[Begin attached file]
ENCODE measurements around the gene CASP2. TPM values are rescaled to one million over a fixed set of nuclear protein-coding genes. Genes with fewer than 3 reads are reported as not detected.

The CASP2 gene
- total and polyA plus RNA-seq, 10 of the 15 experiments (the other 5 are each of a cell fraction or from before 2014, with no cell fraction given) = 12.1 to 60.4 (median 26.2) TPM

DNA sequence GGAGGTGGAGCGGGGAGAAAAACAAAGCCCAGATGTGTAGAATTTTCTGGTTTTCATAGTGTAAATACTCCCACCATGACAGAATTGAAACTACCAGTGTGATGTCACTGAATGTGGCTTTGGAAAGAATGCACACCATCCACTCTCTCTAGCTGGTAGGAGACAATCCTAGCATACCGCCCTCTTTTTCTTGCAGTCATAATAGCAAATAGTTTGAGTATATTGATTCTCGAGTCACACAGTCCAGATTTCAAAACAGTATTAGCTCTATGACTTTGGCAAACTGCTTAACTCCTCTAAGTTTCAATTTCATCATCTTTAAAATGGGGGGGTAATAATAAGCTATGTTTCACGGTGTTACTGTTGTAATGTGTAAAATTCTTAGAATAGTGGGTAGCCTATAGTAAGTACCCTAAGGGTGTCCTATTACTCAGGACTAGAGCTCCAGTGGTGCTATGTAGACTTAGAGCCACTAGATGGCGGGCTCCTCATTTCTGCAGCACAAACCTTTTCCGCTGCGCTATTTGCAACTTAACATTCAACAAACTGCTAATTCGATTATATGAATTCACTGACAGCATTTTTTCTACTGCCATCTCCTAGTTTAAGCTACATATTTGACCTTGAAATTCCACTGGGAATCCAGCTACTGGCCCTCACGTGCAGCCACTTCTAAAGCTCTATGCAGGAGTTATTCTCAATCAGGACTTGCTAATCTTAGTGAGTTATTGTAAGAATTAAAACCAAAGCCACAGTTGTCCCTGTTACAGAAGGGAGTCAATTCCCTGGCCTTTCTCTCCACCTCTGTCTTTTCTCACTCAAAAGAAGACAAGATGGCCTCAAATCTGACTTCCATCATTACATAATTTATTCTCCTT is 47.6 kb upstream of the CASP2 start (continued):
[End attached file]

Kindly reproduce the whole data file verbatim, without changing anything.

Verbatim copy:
ENCODE measurements around the gene CASP2. TPM values are rescaled to one million over a fixed set of nuclear protein-coding genes. Genes with fewer than 3 reads are reported as not detected.

The CASP2 gene
- total and polyA plus RNA-seq, 10 of the 15 experiments (the other 5 are each of a cell fraction or from before 2014, with no cell fraction given) = 12.1 to 60.4 (median 26.2) TPM

DNA sequence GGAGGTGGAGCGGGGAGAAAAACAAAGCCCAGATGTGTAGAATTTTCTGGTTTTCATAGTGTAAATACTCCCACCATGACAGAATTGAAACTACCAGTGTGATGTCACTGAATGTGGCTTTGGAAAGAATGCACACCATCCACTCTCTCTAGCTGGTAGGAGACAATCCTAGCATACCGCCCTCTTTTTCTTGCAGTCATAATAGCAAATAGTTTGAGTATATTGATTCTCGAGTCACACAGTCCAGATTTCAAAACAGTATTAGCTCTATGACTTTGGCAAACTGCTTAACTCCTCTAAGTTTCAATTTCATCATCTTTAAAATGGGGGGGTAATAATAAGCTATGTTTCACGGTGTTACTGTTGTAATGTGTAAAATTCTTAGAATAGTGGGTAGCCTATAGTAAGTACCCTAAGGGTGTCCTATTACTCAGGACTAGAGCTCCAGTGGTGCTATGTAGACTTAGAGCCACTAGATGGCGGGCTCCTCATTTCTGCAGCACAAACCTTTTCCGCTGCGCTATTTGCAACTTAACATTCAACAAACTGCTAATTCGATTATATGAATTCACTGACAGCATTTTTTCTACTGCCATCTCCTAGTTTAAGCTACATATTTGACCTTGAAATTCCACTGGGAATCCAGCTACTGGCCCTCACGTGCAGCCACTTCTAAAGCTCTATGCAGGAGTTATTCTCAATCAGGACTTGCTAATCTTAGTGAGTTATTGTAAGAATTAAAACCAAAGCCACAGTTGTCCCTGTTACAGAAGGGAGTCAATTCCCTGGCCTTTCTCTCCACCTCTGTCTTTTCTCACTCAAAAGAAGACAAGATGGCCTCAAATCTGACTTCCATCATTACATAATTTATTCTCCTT is 47.6 kb upstream of the CASP2 start (continued):